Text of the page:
Weight Loss Food

Weight Loss Food

The candy of meats. There are so many adjectives to describe how delicious the stuff is, I could probably dedicate a whole blog post to the subject. However, I just included that picture because I feel like people consider it to be a food that should be eaten only on special occasions if at all. The stigma of bacon is essentially that it’s a heart attack on a plate. Now while all bacon isn’t created equal, and you should buy the best quality you can find preferably without nitrates, I’ll have you know that I personally eat pounds of the stuff every week.

“What’s that, Mr. Personal Trainer?” You read right, I eat bacon. I eat whole eggs. I eat chicken wings with ranch dressing. What don’t I eat? And I don’t just mean I don’t eat bread. I’m telling you on an average day, I eat 15-20 grams of carbs or less. Why? Well, a few reasons. The first reason is the human body doesn’t actually need them to survive no matter what you’ve been told. The next reason is when you keep your carb count that low, your body becomes a fat-burning machine, and in conjunction with proper intake of protein, you lose very little muscle mass.

Fat loss. Not weight loss. The two are very different things. On most traditional diets, you lose weight. “Weight” means fat and muscle. You count your calories, do all the cardio you’ve read was great for you, half-heartedly lift some weights and you see the number on the scale change to something lower. This is weight loss. Unless you’re a trainer like me, have a good trainer, or are very knowledgeable on the subject, you see this as a positive sign. And it very well maybe if you’re dedicated to your cause. There are plenty of people out there who have used the first 2 diets listed, as well as others, and are in great health and carry a preferable amount of lean body mass.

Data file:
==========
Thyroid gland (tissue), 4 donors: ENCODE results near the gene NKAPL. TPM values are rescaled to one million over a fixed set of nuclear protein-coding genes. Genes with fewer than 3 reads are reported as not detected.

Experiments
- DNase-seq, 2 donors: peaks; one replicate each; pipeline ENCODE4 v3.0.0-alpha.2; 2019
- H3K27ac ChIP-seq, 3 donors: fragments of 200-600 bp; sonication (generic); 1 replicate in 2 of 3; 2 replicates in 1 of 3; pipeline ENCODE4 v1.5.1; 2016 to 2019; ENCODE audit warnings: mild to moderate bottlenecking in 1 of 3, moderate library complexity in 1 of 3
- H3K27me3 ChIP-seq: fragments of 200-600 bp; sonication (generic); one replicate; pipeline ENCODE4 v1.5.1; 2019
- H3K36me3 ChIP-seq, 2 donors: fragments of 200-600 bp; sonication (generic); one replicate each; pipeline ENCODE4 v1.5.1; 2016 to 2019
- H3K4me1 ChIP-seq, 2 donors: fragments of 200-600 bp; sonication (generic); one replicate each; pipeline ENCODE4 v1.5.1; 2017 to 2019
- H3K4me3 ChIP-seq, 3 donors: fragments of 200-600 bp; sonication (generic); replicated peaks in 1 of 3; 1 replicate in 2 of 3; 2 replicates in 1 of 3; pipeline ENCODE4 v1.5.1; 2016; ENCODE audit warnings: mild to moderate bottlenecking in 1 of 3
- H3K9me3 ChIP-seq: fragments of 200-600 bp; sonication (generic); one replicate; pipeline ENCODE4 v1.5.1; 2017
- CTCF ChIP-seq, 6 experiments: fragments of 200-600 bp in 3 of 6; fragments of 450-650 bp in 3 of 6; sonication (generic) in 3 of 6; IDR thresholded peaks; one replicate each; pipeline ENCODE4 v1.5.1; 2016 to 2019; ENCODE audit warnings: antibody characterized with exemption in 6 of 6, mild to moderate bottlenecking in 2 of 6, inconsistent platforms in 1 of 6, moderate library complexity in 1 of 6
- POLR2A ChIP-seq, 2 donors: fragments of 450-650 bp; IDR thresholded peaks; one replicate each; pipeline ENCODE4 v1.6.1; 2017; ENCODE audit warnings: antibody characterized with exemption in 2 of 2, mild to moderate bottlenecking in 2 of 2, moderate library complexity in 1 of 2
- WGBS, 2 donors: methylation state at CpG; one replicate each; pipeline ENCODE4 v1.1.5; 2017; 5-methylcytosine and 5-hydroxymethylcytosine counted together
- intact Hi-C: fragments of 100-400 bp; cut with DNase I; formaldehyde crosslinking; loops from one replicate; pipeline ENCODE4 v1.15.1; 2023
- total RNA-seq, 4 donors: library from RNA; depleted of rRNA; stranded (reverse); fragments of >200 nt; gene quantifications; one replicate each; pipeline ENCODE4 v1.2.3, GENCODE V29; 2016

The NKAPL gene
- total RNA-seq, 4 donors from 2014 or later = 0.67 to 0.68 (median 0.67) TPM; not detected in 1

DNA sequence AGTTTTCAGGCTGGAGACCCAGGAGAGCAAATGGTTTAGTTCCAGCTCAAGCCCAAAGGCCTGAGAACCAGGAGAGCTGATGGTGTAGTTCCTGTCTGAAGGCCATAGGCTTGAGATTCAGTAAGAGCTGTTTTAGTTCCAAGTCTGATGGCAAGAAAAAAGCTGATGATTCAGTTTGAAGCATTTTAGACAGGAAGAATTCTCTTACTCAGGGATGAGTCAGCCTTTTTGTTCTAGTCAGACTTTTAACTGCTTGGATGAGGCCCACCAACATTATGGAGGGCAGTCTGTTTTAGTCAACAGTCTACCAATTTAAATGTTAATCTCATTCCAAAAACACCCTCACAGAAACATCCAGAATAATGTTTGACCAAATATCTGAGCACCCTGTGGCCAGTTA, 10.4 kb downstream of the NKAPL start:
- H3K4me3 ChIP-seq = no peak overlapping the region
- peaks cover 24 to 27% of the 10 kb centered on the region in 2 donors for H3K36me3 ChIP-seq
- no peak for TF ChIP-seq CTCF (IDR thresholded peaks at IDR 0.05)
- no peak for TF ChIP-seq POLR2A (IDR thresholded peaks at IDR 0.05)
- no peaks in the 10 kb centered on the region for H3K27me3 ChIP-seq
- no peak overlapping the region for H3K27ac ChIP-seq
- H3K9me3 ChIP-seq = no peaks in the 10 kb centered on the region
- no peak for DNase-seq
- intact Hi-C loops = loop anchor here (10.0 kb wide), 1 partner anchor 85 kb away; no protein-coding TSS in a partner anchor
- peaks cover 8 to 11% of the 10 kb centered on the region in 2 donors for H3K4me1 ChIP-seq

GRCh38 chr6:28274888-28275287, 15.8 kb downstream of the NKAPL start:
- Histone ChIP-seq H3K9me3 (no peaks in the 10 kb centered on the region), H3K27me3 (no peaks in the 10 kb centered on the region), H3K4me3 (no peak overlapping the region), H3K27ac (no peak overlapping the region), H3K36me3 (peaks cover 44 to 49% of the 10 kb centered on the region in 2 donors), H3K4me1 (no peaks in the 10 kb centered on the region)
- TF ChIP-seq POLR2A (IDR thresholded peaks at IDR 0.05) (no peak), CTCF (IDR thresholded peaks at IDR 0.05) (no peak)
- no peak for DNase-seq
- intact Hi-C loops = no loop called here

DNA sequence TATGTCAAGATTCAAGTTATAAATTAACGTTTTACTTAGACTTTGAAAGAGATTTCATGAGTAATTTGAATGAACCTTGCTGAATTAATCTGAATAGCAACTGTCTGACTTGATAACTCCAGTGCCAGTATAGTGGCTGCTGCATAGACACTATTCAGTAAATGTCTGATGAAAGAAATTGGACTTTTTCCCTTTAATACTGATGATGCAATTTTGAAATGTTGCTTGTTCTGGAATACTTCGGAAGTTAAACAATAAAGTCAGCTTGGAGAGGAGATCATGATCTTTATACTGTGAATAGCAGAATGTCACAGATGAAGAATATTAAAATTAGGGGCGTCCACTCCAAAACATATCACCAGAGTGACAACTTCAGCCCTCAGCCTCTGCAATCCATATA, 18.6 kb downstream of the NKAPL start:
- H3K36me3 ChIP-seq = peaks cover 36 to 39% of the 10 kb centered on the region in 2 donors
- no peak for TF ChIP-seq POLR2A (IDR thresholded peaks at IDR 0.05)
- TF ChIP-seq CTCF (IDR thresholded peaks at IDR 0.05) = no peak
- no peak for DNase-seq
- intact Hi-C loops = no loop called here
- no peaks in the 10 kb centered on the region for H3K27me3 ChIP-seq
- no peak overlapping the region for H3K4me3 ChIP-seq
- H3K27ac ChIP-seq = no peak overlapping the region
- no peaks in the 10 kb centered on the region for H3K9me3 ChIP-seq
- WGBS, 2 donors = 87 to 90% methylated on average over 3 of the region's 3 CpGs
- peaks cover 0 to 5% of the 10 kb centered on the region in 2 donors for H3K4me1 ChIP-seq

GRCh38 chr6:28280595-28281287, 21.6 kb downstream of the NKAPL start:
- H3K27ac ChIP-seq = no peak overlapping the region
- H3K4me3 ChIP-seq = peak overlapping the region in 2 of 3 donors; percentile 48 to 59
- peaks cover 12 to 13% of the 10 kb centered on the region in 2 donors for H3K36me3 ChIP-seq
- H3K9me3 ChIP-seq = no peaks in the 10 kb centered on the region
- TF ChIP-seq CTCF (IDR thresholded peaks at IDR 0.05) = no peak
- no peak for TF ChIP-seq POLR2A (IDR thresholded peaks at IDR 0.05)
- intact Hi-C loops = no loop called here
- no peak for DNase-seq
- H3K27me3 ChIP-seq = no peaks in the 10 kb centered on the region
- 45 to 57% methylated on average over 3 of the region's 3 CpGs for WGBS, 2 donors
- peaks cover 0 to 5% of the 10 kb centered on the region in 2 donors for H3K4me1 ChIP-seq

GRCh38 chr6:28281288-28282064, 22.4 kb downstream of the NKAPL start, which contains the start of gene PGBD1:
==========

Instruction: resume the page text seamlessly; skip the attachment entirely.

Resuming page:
However, there are ways to take a chance out of the equation, and in turn, achieve true fat loss. When you switch your body over to a fat metabolism by incorporating a diet extremely low in carbs but very high in fat and protein, like our hunter-gatherer ancestors, the fuel source it will use as long as it’s there is fat. There are a few cultures still roaming the planet that use these methods and are the pinnacle of health.

Ultra-low-flour people are generally a much healthier sort for a few main reasons. People tend to eat less, which in scientific research, generally leads to longer life as opposed to people who overindulge too frequently. This has a lot to do with fat being a lot more powerful in satiating hunger than carbohydrates. Another reason healthy is because of the aforementioned muscle-sparing qualities of the diet. The more muscle you have, the more calories your metabolism burns at rest, which makes it easier to lose weight and keep it off. People with a generous amount of muscle and a less generous amount of body fat are healthier as a whole and develop diseases less frequently than our less muscular counterparts.

The ability once or twice a week to eat whatever you want, whether it be pizza or donuts, not only does not gain fat but in many instances ramps up fat burning. I’m aware it sounds too good to be true, but strategically timed carbs will only assist in fueling and building your muscles and turning your metabolism into a jet engine while almost completely avoiding the fat cells. It works this way because you haven’t punished your pancreas as I spoke of yesterday, and your body is wholly adapted to using the fat in junk food as its primary source of fuel while using the carbs to store as fuel in your muscle tissue instead of your fat cells. All of which I believe to be very high quality, but I also think there is one that is better suited to each individual person on a case-by-case basis.